In 2013, Tristan Bowen played the most MLS minutes in his career to date, and had in many respects his best season with Chivas USA since arriving in 2011. He got regular minutes under both Chelís and Jose Luis Real, and he contributed to the scoring, ranking in a tie for third on the team in goals, and they were pretty great goals, it must be said.
But Bowen was also a maddening player at times. He may have been near the top of the scoring charts on the team, but he only scored two goals all year. He ranked third on the team in total shots, but couldn't even manage to get to 10 on target. And while his goals were good, they were so few and far between that Bowen could not be counted on to contribute consistently.
I've written before this year about Bowen's favored position, which is right wing. Though touted and often played as a central striker, Bowen himself publicly clarified his best position, making Robin Fraser's decision to play him there a handful of times in 2012 seem pretty astute (and Bowen was the most dangerous attacking midfielder in those appearances, frankly).
But with Eric Avila taking the lion's share of minutes at right wing, and frankly doing better there, and given the dearth of strikers on Chivas' roster at times, Bowen saw plenty of time at forward, and it didn't seem to work out all that well.
Here are Bowen's statistics for 2013:
|Games Played||Games Started||Minutes||Goals||Assists||Shots||SOG||Yellow Cards||Red Cards|
|MLS Regular Season||22||15||1,173||2||2||32||7||6||1|
|U.S. Open Cup||2||2||156||0||1||0||0||0||0|
Probably the other main talking point from Bowen's season was his temperament and red card. He was a fiery guy, no doubt, and having a fiery temper isn't a bad thing in itself. In fact, teams need guys who will stand up for themselves and their team. But Bowen let his emotions boil over quite a bit this year, and for a team with a lot of youth and not enough leaders to harness the group's intensity, it wasn't always put to good use. In other words, Bowen got frustrated a lot, and that didn't really pay off in his production.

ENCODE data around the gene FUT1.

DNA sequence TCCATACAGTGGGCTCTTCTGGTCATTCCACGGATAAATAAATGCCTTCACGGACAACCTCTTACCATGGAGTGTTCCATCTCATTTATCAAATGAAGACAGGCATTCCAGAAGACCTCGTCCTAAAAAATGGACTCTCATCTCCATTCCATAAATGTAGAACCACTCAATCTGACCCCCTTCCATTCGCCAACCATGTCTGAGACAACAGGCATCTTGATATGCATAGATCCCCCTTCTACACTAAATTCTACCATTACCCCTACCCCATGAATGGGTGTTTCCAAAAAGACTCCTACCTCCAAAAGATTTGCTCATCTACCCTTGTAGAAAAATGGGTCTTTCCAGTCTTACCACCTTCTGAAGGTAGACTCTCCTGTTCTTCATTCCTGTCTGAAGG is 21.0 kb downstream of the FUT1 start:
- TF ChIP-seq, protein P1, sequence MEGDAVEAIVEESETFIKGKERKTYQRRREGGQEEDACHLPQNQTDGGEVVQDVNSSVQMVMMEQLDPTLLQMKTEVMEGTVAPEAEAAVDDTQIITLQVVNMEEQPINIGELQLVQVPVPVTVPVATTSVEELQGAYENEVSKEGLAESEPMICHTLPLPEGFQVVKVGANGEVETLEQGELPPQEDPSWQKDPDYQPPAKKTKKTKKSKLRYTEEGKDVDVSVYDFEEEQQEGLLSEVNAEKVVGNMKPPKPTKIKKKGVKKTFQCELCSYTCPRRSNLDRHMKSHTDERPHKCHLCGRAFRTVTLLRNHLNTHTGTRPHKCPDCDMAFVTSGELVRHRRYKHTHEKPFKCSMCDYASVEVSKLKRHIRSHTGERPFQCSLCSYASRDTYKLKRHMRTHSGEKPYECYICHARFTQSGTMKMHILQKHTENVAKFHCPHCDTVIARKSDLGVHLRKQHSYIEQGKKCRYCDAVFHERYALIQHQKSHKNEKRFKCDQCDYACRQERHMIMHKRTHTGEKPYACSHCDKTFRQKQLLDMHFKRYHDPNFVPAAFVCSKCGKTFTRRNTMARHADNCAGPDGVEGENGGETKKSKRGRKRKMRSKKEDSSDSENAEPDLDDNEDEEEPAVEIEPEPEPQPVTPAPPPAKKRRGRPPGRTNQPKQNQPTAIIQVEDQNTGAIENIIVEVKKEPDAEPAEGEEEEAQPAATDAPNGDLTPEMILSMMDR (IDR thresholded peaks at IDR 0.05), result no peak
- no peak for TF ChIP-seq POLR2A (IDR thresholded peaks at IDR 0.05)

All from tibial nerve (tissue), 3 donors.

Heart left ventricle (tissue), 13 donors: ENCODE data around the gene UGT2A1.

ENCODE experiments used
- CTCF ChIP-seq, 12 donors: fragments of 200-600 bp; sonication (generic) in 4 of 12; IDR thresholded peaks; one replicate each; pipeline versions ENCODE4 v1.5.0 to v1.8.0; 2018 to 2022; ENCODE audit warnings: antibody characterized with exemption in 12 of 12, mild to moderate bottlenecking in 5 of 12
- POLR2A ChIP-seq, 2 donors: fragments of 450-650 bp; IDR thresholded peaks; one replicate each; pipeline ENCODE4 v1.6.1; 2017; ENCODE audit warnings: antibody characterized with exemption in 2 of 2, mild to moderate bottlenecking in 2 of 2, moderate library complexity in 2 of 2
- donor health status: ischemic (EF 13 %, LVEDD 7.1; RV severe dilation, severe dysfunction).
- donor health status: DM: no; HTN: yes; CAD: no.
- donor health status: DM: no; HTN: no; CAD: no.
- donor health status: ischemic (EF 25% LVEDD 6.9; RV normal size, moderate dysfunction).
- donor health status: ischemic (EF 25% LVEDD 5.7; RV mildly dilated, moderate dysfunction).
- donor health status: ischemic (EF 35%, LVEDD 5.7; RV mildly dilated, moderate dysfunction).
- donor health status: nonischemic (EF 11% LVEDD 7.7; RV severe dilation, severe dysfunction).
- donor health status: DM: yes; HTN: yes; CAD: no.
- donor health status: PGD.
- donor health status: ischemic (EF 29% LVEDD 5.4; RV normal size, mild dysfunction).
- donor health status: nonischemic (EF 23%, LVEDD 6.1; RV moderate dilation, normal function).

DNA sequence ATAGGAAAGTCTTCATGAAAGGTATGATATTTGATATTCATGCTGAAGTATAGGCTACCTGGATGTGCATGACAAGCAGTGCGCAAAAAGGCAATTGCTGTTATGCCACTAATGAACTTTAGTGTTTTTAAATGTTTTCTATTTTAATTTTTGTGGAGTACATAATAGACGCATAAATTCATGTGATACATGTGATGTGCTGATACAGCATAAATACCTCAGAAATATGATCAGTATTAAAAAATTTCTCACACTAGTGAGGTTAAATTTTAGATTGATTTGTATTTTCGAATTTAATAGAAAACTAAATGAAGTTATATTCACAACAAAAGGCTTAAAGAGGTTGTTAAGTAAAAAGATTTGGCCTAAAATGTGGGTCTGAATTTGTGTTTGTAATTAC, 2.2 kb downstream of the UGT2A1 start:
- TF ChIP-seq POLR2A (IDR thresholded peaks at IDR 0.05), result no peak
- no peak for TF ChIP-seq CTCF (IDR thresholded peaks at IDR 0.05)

He was co-leader of the team in yellow cards, but the incident when he spit at Chris Klute in Chivas' 1-1 draw against the Colorado Rapids in August, it marked a low point in his season, and possibly career. Players make mistakes, and it can certainly be something he can come back from. But it was a bad, bad incident, and really brought Chivas' disciplinary problems to a head.
Jose Luis Real did play Bowen after his red card and subsequent suspension, but he didn't give him any more starts on the season (up to that Colorado match, he had started four straight games and four of the last 10). Again, Bowen may bounce back from the mistake no problem, but it left a very bad taste in the mouths of Chivas fans, and for good reason. It seemed like his days might be numbered with the club, and indeed they were.
Bowen's rights were traded to the Seattle Sounders for Mauro Rosales earlier this month. From Chivas' perspective, this was a very good deal on paper, assuming Rosales can play regularly and will contribute at a solid rate in 2014. Although Rosales will make more than Bowen, the value of his contract will arguably be much better, as Bowen made $125,000 base salary ($156,363.63 guaranteed compensation) in 2013. For a team with a rock bottom payroll, Bowen was one of the highest paid players on the team (sixth-highest in May 2013), and it has to be said the deal wasn't good value in that respect.
Maybe Bowen can earn a contract with the Sounders and take his career to greater heights. I think he can offer something on an MLS level. But he needs to improve his finishing and playmaking if he is to become a regular contributor to an MLS side.
I think Bowen showed some promise in his time with Chivas, but in the end I don't think losing him will be a big loss, frankly. He had some good moments, but those were not frequent enough to count him as a core member.
What do you think? Leave a comment below!